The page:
Johnston presumably got this assignment because of his success doing vintage Americana in "The Rocketeer" and "October Sky," the two best films of his 22-year career as a Hollywood journeyman. He has a meticulous eye for period detail, and while the 1940s New York backdrops in early sequences of "Captain America" are obviously fake -- a combination of old-fashioned Hollywood sets and CGI -- that's entirely consistent with the movie's ethos. Just as important, Markus and McFeely's screenplay views the World War II era from a wry but affectionate distance. After the experimental serum developed by Howard Stark (Dominic Cooper), the future father of Iron Man, turns Steve into Captain America, he is first employed as a propaganda weapon, not a military one. Clad in an embarrassing woolen costume, he goes on tour with a troupe of leggy chorus girls to sell war bonds, stars in short-subject adventure movies and becomes (yes!) a hero in comic books sent to actual soldiers on the front lines.

But fiery English secret-agent bombshell Peggy Carter (played by Hayley Atwell, a British TV star and Hollywood newcomer) believes in him, and so, more grudgingly, does Col. Phillips, the latest in a long line of Tommy Lee Jones irritable-grumpus authority figures. Once Captain America decides to shed the dancing girls and take the fight to Red Skull's Hydra organization -- who evidently find the Nazis insufficiently wicked, in all senses of the word -- this movie turns into the kind of action-adventure you've seen dozens of times, in which a small, plucky and implausibly diverse band of brothers takes on a vastly superior force apparently hand-picked from Darth Vader's Galactic Academy of Sinister Ineptitude.

That's more than a gag, actually. For better and worse (but mostly better), Johnston draws on all kinds of pulpy adventure movies here, most obviously "Star Wars" and "Raiders of the Lost Ark." "Captain America" has the brisk, chaste manner of a preteen-oriented action flick of yesteryear -- Steve Rogers and Agent Carter barely even smooch -- combined with all the cutting-edge digital effects contemporary audiences expect, and the result is oddly satisfying. Special credit goes to cinematographer Shelly Johnson and production designer Rick Heinrichs for creating the film's witty and internally consistent visual mood. You can tell Red Skull's über-Nazi machinery from Howard Stark's American-century gizmos just in terms of design aesthetic: On the one hand, brooding, neo-Gothic contraptions that would look at home in Dr. Frankenstein's lab; on the other, sleek, modernist lines and cool colors that look forward to Cadillacs and Hoover vacuum cleaners yet to come.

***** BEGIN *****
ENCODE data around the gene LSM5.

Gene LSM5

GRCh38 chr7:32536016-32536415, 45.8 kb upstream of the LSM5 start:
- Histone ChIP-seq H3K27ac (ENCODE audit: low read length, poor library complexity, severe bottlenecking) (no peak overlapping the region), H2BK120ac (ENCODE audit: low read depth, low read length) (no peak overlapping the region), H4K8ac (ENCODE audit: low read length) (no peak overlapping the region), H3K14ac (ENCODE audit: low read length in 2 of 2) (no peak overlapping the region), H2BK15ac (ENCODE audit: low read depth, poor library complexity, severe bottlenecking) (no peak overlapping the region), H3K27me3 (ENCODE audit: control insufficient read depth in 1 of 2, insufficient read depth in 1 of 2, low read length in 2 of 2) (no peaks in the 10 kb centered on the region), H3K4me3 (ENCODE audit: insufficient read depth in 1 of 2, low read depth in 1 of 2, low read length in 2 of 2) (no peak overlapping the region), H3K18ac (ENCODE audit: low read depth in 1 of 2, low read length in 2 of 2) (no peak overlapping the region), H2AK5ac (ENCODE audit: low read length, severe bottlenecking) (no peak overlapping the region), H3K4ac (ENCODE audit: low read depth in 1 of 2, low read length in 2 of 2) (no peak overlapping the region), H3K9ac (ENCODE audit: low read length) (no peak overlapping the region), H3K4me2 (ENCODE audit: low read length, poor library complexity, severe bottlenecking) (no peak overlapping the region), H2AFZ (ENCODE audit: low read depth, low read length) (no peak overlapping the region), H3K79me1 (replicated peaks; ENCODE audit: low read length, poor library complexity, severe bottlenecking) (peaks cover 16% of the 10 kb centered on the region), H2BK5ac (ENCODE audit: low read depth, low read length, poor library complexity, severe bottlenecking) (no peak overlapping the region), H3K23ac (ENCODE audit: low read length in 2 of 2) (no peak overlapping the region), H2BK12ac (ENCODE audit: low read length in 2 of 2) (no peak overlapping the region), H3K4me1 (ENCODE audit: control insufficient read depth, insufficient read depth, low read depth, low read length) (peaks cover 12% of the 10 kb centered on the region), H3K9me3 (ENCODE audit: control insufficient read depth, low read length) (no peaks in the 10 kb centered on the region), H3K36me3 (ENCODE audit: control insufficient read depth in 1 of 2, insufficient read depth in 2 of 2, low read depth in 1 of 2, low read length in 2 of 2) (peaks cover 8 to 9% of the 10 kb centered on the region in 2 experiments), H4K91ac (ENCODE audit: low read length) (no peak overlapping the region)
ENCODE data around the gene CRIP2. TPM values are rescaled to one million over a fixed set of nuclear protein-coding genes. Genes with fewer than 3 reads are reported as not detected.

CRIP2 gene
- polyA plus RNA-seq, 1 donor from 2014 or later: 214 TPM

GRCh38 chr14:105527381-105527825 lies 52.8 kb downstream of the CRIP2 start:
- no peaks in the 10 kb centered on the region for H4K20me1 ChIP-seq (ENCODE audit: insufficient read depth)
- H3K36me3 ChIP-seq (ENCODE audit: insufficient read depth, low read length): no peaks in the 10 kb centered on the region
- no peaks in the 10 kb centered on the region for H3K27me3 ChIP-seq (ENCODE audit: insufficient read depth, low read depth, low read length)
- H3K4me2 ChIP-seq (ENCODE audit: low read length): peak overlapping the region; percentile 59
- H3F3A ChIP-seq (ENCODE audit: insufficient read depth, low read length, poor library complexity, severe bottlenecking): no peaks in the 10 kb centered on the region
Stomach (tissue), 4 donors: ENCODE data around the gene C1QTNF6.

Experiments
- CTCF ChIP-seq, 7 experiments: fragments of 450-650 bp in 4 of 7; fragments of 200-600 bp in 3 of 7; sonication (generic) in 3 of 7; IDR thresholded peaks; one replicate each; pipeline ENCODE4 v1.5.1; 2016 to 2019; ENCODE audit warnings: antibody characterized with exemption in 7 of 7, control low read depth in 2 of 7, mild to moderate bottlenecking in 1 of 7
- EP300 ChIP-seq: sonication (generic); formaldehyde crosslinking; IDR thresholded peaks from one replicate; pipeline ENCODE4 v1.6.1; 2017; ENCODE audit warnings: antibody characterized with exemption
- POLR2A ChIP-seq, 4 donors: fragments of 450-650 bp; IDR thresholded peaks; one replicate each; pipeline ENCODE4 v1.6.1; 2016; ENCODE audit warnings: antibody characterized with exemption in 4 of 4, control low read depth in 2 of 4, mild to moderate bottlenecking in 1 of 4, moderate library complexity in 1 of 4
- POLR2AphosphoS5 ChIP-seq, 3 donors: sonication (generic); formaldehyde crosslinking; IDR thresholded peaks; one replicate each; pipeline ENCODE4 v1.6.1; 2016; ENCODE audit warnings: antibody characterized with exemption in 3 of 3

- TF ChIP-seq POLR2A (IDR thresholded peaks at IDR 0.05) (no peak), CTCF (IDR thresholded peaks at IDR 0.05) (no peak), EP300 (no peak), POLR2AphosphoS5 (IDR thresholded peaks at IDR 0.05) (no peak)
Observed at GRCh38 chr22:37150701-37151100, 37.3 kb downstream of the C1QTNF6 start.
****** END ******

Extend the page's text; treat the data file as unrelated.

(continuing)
Is Captain America, as some have suggested, a symbol of American proto-fascism or a Tea Party hero before the fact? One answer to that question is to say that it's a stupid question to ask about a comic-book hero and another, given the overall left-libertarian leanings of the Marvel universe, is to say no. I'm not sure either answer is adequate in the long run, but this origin story effectively ducks the question, by pointing out that Captain America was a weapon created in a moment of global emergency. He's unquestionably an argument for American exceptionalism, in that he seems cooler, more humble, more self-sacrificing and just flat-out nicer than those who sought to enslave the world. That's an important aspect of our national mythology, and "Captain America" is a nostalgic tribute to the time when it still felt true. 

By Andrew O'Hehir

Andrew O'Hehir is executive editor of Salon.